Human Rights First Summit Explores Solutions to Human Trafficking
The 2015 Human Rights First Summit, held December 9 at the Newseum in Washington, D.C., featured experts who sought to answer difficult questions on how to combat human trafficking.
U.S. Secretary of Labor Thomas E. Perez delivered a keynote address, remarking on the immense progress made in the anti-trafficking movement in only the last ten years. In the last decade, all 50 states have passed anti-trafficking legislation, and state and local governments have organized task forces to enforce it. On the federal level, human trafficking prosecutions have risen by 700% nationwide—from 26 cases in 2004 to 208 in 2014. And the federal government started holding itself accountable to fair labor standards via the Federal Acquisition Regulations. Looking forward, Perez called the movement towards eradicating slavery from global supply chains “the wave of the future” in anti-trafficking advocacy.
Perez called for continued coalition building and cooperation between government agencies, NGOs, academics, foreign governments, and corporate actors. A growing number of companies are seeing that “the high road is the smart road for businesses,” as Perez put it. Companies such as Apple and Microsoft are engaging in “inclusive capitalism,” which defines success as more than just the bottom line for stockholders, but also a business’s positive impact on all of its stakeholders. Ultimately, Perez concluded, it will require “unprecedented levels of collaboration and partnership” to effectively combat the ever-evolving, vast underground network of human traffickers who exploit an estimated 21 million victims worldwide.
Following Perez’s remarks, a diverse panel of experts—including Carlos Busquets, Director of Public Policy for the Electronic Industry Citizenship Coalition (EICC); Bama Athreya, Senior Specialist of Labor and Human Rights at USAID’s Center of Excellence on Democracy, Human Rights and Governance; Michael Posner, Professor of Business and Society at NYU’s Stern School of Business; and moderated by Ariel Meyerstein, Vice President of Labor Affairs at the United States Council for International Business (USCIB)—delved deeper into the issue.
The panel reiterated the need for a cooperative, holistic approach to fighting human trafficking, while also emphasizing the need for sector-by-sector intervention and practical problem solving. Bama Athreya provided case-specific examples from the apparel industry in Jordan and the fishing industry in Southeast Asia, where U.S. companies learned to develop best practices, utilize monitoring mechanisms, and work with foreign governments and trade unions to enact country- and sector-specific improvements.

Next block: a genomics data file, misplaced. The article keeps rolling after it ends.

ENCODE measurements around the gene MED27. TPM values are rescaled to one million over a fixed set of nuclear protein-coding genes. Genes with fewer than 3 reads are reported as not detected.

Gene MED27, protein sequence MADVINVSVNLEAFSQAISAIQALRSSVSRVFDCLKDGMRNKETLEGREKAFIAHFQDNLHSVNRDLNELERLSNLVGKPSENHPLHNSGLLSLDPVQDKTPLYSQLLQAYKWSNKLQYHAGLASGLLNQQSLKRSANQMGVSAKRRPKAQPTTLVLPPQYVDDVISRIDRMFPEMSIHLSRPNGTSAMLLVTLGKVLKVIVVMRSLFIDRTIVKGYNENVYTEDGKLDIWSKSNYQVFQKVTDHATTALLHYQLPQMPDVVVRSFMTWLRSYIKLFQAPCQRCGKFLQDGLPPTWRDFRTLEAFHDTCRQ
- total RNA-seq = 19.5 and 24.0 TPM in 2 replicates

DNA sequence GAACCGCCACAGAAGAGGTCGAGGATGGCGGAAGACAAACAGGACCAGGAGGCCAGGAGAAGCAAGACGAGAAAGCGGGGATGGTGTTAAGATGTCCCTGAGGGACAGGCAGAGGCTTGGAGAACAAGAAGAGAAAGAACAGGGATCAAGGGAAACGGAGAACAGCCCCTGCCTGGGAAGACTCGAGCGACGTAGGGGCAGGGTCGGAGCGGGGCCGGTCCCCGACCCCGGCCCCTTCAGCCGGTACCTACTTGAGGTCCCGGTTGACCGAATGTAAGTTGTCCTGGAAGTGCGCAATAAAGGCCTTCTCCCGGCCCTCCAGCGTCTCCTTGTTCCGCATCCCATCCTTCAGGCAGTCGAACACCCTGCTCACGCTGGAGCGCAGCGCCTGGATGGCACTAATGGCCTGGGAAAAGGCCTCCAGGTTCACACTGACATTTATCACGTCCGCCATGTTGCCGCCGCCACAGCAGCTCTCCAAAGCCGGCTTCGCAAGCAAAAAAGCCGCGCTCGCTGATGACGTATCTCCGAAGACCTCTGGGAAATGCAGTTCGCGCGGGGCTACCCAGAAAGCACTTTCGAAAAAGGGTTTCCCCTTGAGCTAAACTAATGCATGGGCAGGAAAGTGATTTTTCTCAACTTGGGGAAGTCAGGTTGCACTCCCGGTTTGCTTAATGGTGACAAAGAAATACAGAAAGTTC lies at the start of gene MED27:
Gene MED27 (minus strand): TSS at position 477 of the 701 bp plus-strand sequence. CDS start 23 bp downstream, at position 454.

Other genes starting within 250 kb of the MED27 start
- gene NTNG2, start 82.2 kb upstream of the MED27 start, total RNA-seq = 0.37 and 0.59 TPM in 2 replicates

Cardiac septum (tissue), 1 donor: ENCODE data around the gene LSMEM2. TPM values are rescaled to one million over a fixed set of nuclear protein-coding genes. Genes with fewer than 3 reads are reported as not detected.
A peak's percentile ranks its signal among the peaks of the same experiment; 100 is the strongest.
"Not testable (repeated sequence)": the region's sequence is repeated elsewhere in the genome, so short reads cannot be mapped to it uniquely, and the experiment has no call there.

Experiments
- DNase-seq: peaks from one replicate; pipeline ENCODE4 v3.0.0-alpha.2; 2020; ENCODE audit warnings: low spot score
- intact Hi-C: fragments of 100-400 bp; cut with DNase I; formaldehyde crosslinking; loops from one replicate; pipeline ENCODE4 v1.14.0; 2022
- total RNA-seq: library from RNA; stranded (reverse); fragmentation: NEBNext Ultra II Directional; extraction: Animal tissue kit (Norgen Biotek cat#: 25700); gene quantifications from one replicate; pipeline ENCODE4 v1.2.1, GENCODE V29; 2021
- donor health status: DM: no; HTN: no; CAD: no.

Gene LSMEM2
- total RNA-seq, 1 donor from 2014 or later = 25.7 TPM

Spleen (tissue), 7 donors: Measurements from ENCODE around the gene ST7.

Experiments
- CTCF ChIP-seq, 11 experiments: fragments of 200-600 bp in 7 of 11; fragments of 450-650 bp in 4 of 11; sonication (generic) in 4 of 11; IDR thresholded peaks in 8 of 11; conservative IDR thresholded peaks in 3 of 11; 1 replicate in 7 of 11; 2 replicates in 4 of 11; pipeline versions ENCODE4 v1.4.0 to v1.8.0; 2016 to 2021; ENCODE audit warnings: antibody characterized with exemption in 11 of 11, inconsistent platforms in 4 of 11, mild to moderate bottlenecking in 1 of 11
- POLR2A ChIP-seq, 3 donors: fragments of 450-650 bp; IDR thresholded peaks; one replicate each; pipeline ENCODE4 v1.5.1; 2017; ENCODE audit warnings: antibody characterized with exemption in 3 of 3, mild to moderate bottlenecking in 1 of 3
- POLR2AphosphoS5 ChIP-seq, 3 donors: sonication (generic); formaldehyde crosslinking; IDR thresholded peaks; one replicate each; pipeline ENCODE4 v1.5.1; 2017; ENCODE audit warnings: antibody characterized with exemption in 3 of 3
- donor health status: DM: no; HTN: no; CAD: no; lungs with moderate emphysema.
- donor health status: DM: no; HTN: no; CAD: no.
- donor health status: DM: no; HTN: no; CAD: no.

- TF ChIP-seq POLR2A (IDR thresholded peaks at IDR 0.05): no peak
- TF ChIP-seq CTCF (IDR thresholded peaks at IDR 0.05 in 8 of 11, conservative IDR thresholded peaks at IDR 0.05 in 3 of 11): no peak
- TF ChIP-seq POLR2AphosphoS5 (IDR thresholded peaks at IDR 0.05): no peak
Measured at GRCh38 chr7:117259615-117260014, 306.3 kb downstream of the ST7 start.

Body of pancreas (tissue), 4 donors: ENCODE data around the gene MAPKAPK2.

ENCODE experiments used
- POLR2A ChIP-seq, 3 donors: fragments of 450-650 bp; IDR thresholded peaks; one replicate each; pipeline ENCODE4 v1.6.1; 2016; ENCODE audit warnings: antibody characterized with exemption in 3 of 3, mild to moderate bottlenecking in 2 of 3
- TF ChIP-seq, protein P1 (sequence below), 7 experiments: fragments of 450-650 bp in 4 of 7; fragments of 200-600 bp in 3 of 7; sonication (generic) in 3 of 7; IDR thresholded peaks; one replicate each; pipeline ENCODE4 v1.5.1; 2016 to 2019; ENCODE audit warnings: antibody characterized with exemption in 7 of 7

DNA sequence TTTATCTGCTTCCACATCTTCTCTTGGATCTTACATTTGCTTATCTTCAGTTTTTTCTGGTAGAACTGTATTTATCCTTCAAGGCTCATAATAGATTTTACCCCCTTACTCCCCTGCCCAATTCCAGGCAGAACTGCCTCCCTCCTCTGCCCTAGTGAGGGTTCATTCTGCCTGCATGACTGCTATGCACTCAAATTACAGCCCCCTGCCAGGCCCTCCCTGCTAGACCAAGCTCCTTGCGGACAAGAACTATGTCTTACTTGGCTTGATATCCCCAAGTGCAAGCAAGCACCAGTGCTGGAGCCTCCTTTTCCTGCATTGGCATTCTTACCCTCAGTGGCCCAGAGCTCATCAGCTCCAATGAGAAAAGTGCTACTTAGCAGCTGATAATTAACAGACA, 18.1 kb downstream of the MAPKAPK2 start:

Companies that do business in countries with insufficient rule of law and weak protections for migrant workers have a responsibility to determine the regional and sector-specific root causes and economic drivers of human trafficking. Secretary Perez cautioned companies against taking the “build and pray” approach, wherein a business owner builds a supply chain and simply hopes that it stays free of slavery and forced labor. Rather, he said, it is essential that companies and all of their stakeholders recognize that “we’re all in the prevention business.”
By promoting educational campaigns on social media, encouraging independent auditing of business supply chains, and incentivizing companies to monitor their supply chains by rewarding those that do, stakeholders both within and outside of government can play a large role in keeping companies accountable. And to achieve sustainable change through these multi-pronged efforts, Michael Posner commented, true collaboration must take place between government, business, international financial institutions and philanthropy.
The 2015 Summit celebrated the progress of the anti-trafficking movement and highlighted the positive changes resulting from many high-profile cases, such as the 2013 Rana Plaza factory disaster in Bangladesh and the exposure of state-sponsored forced labor in the cotton fields of Uzbekistan. Yet as Perez noted, when we look at a figure like “21 million victims” of human trafficking worldwide, “we see that our progress is not enough.”
Also on Wednesday, Human Rights First released a new report on corporate liability and human trafficking highlighting what businesses can do to reduce the risk of slavery in their supply chains. Read it here.